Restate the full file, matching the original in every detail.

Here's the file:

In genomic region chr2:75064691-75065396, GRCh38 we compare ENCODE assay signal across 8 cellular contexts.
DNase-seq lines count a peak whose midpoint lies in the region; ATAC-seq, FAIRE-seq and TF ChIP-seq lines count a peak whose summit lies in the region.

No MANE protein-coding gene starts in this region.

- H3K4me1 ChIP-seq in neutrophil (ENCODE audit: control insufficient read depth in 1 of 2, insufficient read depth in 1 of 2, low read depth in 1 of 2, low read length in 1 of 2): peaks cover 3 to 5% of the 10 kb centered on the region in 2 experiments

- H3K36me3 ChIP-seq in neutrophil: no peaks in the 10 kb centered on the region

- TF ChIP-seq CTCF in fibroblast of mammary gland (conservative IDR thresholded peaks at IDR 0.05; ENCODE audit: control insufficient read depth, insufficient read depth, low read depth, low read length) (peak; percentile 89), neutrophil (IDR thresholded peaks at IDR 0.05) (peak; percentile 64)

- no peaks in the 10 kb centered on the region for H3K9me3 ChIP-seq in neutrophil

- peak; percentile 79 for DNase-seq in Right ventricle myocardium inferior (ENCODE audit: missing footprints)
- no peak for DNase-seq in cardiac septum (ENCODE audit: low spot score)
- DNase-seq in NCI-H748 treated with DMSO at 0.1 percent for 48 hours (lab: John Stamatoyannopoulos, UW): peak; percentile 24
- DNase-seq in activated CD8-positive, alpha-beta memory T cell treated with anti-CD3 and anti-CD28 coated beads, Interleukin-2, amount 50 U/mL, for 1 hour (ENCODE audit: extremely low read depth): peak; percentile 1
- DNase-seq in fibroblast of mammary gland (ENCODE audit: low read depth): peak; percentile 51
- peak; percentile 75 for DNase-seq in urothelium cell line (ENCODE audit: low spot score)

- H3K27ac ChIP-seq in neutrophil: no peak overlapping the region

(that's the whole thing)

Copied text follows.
In genomic region chr2:75064691-75065396, GRCh38 we compare ENCODE assay signal across 8 cellular contexts.
DNase-seq lines count a peak whose midpoint lies in the region; ATAC-seq, FAIRE-seq and TF ChIP-seq lines count a peak whose summit lies in the region.

No MANE protein-coding gene starts in this region.

- H3K4me1 ChIP-seq in neutrophil (ENCODE audit: control insufficient read depth in 1 of 2, insufficient read depth in 1 of 2, low read depth in 1 of 2, low read length in 1 of 2): peaks cover 3 to 5% of the 10 kb centered on the region in 2 experiments

- H3K36me3 ChIP-seq in neutrophil: no peaks in the 10 kb centered on the region

- TF ChIP-seq CTCF in fibroblast of mammary gland (conservative IDR thresholded peaks at IDR 0.05; ENCODE audit: control insufficient read depth, insufficient read depth, low read depth, low read length) (peak; percentile 89), neutrophil (IDR thresholded peaks at IDR 0.05) (peak; percentile 64)

- no peaks in the 10 kb centered on the region for H3K9me3 ChIP-seq in neutrophil

- peak; percentile 79 for DNase-seq in Right ventricle myocardium inferior (ENCODE audit: missing footprints)
- no peak for DNase-seq in cardiac septum (ENCODE audit: low spot score)
- DNase-seq in NCI-H748 treated with DMSO at 0.1 percent for 48 hours (lab: John Stamatoyannopoulos, UW): peak; percentile 24
- DNase-seq in activated CD8-positive, alpha-beta memory T cell treated with anti-CD3 and anti-CD28 coated beads, Interleukin-2, amount 50 U/mL, for 1 hour (ENCODE audit: extremely low read depth): peak; percentile 1
- DNase-seq in fibroblast of mammary gland (ENCODE audit: low read depth): peak; percentile 51
- peak; percentile 75 for DNase-seq in urothelium cell line (ENCODE audit: low spot score)

- H3K27ac ChIP-seq in neutrophil: no peak overlapping the region